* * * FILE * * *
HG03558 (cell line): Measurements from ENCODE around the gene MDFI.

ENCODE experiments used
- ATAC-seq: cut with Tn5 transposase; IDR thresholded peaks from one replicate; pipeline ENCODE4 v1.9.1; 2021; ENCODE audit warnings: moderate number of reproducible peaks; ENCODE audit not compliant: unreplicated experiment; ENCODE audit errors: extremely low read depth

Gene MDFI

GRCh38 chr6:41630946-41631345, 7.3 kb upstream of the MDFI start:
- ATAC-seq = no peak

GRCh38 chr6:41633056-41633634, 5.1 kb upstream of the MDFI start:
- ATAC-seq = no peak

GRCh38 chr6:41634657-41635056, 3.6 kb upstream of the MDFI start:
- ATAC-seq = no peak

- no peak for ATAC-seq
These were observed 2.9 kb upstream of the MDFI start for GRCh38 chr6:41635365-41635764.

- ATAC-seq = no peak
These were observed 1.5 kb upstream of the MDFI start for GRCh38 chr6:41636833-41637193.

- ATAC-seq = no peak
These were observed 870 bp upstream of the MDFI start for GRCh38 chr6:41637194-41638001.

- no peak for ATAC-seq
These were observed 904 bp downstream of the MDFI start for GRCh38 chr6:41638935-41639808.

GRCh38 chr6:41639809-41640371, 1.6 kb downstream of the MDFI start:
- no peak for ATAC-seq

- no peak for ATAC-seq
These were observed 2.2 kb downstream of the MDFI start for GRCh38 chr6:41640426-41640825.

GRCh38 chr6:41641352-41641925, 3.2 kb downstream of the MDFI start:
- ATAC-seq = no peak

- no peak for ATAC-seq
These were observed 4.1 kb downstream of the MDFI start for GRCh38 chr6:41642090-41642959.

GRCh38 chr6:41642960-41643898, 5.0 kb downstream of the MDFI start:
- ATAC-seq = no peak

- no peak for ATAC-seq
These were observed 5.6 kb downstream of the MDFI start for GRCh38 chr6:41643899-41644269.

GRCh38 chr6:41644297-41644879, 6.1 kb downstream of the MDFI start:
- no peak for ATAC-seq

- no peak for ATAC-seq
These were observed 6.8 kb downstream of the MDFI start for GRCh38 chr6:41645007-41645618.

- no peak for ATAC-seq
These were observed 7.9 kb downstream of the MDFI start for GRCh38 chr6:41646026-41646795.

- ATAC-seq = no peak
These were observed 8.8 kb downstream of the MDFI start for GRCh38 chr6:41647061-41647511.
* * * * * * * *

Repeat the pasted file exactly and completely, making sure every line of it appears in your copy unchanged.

HG03558 (cell line): Measurements from ENCODE around the gene MDFI.

ENCODE experiments used
- ATAC-seq: cut with Tn5 transposase; IDR thresholded peaks from one replicate; pipeline ENCODE4 v1.9.1; 2021; ENCODE audit warnings: moderate number of reproducible peaks; ENCODE audit not compliant: unreplicated experiment; ENCODE audit errors: extremely low read depth

Gene MDFI

GRCh38 chr6:41630946-41631345, 7.3 kb upstream of the MDFI start:
- ATAC-seq = no peak

GRCh38 chr6:41633056-41633634, 5.1 kb upstream of the MDFI start:
- ATAC-seq = no peak

GRCh38 chr6:41634657-41635056, 3.6 kb upstream of the MDFI start:
- ATAC-seq = no peak

- no peak for ATAC-seq
These were observed 2.9 kb upstream of the MDFI start for GRCh38 chr6:41635365-41635764.

- ATAC-seq = no peak
These were observed 1.5 kb upstream of the MDFI start for GRCh38 chr6:41636833-41637193.

- ATAC-seq = no peak
These were observed 870 bp upstream of the MDFI start for GRCh38 chr6:41637194-41638001.

- no peak for ATAC-seq
These were observed 904 bp downstream of the MDFI start for GRCh38 chr6:41638935-41639808.

GRCh38 chr6:41639809-41640371, 1.6 kb downstream of the MDFI start:
- no peak for ATAC-seq

- no peak for ATAC-seq
These were observed 2.2 kb downstream of the MDFI start for GRCh38 chr6:41640426-41640825.

GRCh38 chr6:41641352-41641925, 3.2 kb downstream of the MDFI start:
- ATAC-seq = no peak

- no peak for ATAC-seq
These were observed 4.1 kb downstream of the MDFI start for GRCh38 chr6:41642090-41642959.

GRCh38 chr6:41642960-41643898, 5.0 kb downstream of the MDFI start:
- ATAC-seq = no peak

- no peak for ATAC-seq
These were observed 5.6 kb downstream of the MDFI start for GRCh38 chr6:41643899-41644269.

GRCh38 chr6:41644297-41644879, 6.1 kb downstream of the MDFI start:
- no peak for ATAC-seq

- no peak for ATAC-seq
These were observed 6.8 kb downstream of the MDFI start for GRCh38 chr6:41645007-41645618.

- no peak for ATAC-seq
These were observed 7.9 kb downstream of the MDFI start for GRCh38 chr6:41646026-41646795.

- ATAC-seq = no peak
These were observed 8.8 kb downstream of the MDFI start for GRCh38 chr6:41647061-41647511.